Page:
What marketers need now are OOH media that adapt in a similar way. If the messaging and placement of copy were automatically influenced by the nature and extent of the available audience, efficacy would increase.
When congestion impedes the flow of vehicles on a highway, cars nudge forward, bumper-to-bumper at walking pace. In this scenario, the roadside billboard should surely behave differently to when traffic is flying by at 50mph.
What’s more, data indicating prevailing routes and onward journeys of vehicles should be used to plan and schedule cascades of consecutive messages. Live links between the media and their intrinsically dynamic audience will also improve tracking and measurement.
If you’re prepared to entertain the notion of ‘anthropomorphic advertising’ whereby the medium – or in this case the product – strives to establish a personal connection with its audience, it’s possible to imagine a more emotive scenario. On a lonely journey home in the early hours of the morning, you see an empty road stretching before you in the darkness. The next message you encounter has a unique opportunity to establish some empathy with you and it need not come from a conventional advertising medium. A building or bridge could offer you solace by associating a brand with the comfort and security of home. A smart city that is benevolent is a nice idea. Equally, it’s not inconceivable that your Google car might conspire with the local DOOH network to take you on a scenic route via preferred advertising messages.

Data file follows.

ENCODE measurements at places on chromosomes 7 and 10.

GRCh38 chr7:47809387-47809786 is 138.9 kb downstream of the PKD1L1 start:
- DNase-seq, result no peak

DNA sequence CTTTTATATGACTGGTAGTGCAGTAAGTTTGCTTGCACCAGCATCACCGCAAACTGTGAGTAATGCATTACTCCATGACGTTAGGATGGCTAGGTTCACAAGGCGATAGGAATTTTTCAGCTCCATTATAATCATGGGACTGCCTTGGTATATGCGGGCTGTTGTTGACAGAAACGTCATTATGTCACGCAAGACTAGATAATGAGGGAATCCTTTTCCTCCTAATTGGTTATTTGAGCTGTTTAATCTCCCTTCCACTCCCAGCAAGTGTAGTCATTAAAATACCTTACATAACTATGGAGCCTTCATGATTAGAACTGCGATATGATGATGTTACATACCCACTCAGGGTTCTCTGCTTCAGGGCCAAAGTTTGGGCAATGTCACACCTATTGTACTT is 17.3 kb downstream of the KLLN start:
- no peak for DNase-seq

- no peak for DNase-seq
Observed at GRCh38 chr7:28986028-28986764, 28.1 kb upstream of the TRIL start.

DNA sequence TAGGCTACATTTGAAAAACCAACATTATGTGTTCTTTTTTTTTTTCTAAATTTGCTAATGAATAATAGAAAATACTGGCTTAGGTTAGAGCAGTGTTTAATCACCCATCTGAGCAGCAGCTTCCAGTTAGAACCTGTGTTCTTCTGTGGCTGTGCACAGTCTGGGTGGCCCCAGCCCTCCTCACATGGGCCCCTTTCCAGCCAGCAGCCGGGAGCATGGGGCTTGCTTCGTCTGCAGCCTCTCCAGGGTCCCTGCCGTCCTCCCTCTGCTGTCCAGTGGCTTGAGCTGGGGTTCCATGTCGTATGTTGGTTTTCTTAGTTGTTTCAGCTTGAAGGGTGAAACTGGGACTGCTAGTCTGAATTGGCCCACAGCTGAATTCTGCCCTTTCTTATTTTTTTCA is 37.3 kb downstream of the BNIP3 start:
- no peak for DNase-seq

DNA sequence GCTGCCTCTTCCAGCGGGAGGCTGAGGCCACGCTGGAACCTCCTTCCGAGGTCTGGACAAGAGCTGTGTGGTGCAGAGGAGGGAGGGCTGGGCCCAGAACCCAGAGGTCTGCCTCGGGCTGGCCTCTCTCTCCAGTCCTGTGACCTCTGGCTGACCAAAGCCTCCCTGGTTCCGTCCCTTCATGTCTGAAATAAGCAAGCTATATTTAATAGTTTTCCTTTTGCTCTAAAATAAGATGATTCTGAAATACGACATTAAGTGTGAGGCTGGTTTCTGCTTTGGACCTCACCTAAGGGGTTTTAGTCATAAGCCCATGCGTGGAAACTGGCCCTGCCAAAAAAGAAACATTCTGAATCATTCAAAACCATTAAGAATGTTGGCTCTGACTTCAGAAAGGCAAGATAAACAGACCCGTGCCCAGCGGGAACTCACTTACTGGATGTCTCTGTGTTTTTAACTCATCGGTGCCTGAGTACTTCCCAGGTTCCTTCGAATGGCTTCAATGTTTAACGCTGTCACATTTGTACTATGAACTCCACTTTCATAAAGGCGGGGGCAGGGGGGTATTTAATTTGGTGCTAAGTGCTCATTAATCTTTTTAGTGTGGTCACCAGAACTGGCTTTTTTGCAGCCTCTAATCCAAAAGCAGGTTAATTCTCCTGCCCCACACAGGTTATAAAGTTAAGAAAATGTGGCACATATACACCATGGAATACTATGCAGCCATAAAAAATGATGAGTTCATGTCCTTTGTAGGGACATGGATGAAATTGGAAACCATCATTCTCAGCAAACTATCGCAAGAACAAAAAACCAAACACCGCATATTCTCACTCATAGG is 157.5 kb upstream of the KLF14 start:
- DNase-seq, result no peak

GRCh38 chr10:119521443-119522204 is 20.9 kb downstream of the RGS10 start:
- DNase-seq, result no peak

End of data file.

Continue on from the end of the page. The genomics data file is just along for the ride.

These methods are all technically possible but their deployment demands upfront capital costs. Moreover, adoption is influenced largely by the media owners’ ambition and their ability to demonstrate commercial viability to their advertisers.
Right now, most DOOH innovations are little more that amusing side shows, like the Dove Deodorant billboard (right) that changes its colour to match the clothing of each slack jawed consumer that stops to gawp at the advertising.
Notable trials in Canadian malls and movie theatre complexes have been more imaginative, combining cell phone data, social media and audience analytics to optimise the delivery of real-time video advertisements. This kind of IOT/DOOH mash-up will succeed only if the media owners and agencies seek to connect with audiences. If the network is used to deliver timely, useful and empathetic content, any interstitial messaging in the form of similarly pertinent advertising will surely be (more) effective.
If marketers use connected devices as a means to bark at people or corral them like livestock, resentment is inevitable. But if physical real estate can, like Rogue Trooper’s kit, become helpful, friendly allies, we’ll grow to love our newfound relationships with inanimate objects.